Symbolic Blindness In Raymond Carver's Cathedral

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Symbolic Blindness Sometimes insecurities cause people to judge others or criticize based on assumptions and not see things as they truly are. In the short story “Cathedral” the author Raymond Carver describes a narrator that is sarcastic and critical of his wife’s blind friend that is coming for a visit. Putting yourself in another person’s shoes opens up a whole new way of looking at things.
The narrator is not very open to meeting his wife’s friend Robert because he has never known or be around anyone blind before. He states his “idea of blindness came from the movies”. (1) His outlook in the beginning of the story shows a person that is very judgmental of blind people. He is uncomfortable with the idea of having a blind person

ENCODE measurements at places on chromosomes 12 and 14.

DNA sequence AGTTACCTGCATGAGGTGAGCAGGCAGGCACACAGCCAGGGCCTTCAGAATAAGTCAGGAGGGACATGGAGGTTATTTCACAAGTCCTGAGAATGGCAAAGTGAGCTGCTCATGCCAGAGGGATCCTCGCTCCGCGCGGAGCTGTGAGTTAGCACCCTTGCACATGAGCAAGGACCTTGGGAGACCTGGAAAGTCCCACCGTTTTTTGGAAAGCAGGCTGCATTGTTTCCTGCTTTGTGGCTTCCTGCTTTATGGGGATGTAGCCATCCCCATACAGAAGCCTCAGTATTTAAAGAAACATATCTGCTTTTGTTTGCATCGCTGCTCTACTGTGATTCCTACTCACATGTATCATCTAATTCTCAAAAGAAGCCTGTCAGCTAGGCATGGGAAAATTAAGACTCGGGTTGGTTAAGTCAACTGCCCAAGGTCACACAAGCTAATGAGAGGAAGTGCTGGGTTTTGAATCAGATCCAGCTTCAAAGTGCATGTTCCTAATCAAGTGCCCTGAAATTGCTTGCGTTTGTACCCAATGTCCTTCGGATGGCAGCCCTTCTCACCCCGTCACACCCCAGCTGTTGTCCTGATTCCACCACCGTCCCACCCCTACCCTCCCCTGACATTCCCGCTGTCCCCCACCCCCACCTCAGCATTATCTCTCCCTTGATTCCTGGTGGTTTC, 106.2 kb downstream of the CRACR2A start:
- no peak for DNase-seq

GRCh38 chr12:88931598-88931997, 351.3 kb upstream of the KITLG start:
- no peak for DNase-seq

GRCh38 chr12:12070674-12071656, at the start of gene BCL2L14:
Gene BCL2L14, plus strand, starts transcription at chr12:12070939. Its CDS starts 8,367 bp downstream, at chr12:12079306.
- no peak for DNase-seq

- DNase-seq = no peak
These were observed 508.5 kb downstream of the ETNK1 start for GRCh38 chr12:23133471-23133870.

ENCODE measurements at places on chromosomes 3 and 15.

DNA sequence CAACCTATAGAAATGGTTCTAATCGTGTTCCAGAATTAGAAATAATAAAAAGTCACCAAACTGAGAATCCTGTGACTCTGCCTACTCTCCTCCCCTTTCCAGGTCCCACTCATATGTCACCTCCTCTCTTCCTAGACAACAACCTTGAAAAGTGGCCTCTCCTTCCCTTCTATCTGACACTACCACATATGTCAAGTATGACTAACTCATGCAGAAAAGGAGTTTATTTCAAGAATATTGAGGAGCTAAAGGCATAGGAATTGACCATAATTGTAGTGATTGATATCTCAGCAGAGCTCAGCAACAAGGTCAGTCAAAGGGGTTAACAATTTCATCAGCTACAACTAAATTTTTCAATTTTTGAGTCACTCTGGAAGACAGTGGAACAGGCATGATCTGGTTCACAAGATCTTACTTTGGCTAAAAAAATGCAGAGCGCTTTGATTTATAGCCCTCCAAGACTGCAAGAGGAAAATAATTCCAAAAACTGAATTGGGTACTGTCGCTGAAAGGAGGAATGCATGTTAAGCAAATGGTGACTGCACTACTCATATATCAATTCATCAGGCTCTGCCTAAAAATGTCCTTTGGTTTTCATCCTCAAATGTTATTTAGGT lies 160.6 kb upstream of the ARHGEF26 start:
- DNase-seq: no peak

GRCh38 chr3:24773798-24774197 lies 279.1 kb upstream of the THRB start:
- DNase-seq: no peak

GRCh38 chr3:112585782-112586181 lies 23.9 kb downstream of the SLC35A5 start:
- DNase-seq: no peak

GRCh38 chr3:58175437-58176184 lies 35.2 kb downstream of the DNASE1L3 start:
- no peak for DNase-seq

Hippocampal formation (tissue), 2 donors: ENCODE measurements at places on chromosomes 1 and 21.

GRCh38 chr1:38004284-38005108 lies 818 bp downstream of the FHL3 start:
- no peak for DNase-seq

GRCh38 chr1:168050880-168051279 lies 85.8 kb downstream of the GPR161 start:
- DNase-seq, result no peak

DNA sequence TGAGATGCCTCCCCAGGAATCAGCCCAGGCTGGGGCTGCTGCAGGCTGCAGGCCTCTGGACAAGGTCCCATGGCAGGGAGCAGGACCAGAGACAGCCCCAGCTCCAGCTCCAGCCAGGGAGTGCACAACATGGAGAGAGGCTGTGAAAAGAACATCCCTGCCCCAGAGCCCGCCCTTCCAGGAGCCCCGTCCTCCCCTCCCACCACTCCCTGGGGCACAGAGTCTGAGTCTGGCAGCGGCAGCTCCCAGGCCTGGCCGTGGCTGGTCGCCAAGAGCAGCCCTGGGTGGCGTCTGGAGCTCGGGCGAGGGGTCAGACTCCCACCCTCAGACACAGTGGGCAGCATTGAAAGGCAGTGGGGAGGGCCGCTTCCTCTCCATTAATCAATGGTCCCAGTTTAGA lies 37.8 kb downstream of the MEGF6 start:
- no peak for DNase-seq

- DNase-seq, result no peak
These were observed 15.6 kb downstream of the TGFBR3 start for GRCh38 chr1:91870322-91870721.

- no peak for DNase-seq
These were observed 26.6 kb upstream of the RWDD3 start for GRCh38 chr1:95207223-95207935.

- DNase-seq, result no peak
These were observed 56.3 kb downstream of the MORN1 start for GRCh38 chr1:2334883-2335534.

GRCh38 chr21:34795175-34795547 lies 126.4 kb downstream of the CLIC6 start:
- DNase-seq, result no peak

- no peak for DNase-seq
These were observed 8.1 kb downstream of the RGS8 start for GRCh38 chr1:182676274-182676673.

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He sees that what he thought about Robert's life was not at all what it was. Sometimes our lives are built on what we see and how we think others people see us. He learns that Robert sees and communicates by seeing in his mind not with his eyes. As both were watching television Robert ask the narrator to tell him what a cathedral looks like. The narrator couldn’t imagine how he was going to describe what a cathedral looked like. What was his opinion, knowledge or assumption of what a cathedral was and how he could describe what is looked like? He tried but couldn’t explain or communicate very well what the cathedral looked like even as he was looking at it on the television. Robert asked the narrator to get paper and a pen. “We’ll draw one together”. (110) As Robert held the narrator’s hand, he started to draw a cathedral and he could see it in his mind. He asked the narrator to close his eyes while he was drawing. When Robert thought they were finished with the drawing, he asked him to take a look at it and tell him what he thought. (130) The narrator didn’t want to open his eyes, he could still see the cathedral in his mind and described it as “really
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